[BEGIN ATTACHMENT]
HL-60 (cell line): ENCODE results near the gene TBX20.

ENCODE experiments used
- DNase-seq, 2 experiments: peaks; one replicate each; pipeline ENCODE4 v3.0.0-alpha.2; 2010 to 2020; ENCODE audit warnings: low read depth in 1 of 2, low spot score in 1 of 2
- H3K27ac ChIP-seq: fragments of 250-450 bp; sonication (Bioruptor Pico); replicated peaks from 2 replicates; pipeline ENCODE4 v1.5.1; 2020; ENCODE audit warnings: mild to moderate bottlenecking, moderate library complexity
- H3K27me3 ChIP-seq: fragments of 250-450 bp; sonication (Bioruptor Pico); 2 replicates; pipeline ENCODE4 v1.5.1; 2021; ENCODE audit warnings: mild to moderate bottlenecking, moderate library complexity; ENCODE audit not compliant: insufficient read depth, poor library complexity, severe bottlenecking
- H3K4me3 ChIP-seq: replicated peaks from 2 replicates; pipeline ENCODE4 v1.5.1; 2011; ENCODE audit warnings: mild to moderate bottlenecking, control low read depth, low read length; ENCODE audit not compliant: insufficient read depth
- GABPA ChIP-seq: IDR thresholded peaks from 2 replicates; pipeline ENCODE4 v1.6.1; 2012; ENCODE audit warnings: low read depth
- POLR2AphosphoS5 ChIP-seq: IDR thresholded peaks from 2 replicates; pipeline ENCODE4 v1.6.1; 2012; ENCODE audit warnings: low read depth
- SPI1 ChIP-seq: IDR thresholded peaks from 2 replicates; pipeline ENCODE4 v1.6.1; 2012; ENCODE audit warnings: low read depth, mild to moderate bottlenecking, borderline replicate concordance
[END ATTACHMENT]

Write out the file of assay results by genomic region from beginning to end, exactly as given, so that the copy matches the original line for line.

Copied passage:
HL-60 (cell line): ENCODE results near the gene TBX20.

ENCODE experiments used
- DNase-seq, 2 experiments: peaks; one replicate each; pipeline ENCODE4 v3.0.0-alpha.2; 2010 to 2020; ENCODE audit warnings: low read depth in 1 of 2, low spot score in 1 of 2
- H3K27ac ChIP-seq: fragments of 250-450 bp; sonication (Bioruptor Pico); replicated peaks from 2 replicates; pipeline ENCODE4 v1.5.1; 2020; ENCODE audit warnings: mild to moderate bottlenecking, moderate library complexity
- H3K27me3 ChIP-seq: fragments of 250-450 bp; sonication (Bioruptor Pico); 2 replicates; pipeline ENCODE4 v1.5.1; 2021; ENCODE audit warnings: mild to moderate bottlenecking, moderate library complexity; ENCODE audit not compliant: insufficient read depth, poor library complexity, severe bottlenecking
- H3K4me3 ChIP-seq: replicated peaks from 2 replicates; pipeline ENCODE4 v1.5.1; 2011; ENCODE audit warnings: mild to moderate bottlenecking, control low read depth, low read length; ENCODE audit not compliant: insufficient read depth
- GABPA ChIP-seq: IDR thresholded peaks from 2 replicates; pipeline ENCODE4 v1.6.1; 2012; ENCODE audit warnings: low read depth
- POLR2AphosphoS5 ChIP-seq: IDR thresholded peaks from 2 replicates; pipeline ENCODE4 v1.6.1; 2012; ENCODE audit warnings: low read depth
- SPI1 ChIP-seq: IDR thresholded peaks from 2 replicates; pipeline ENCODE4 v1.6.1; 2012; ENCODE audit warnings: low read depth, mild to moderate bottlenecking, borderline replicate concordance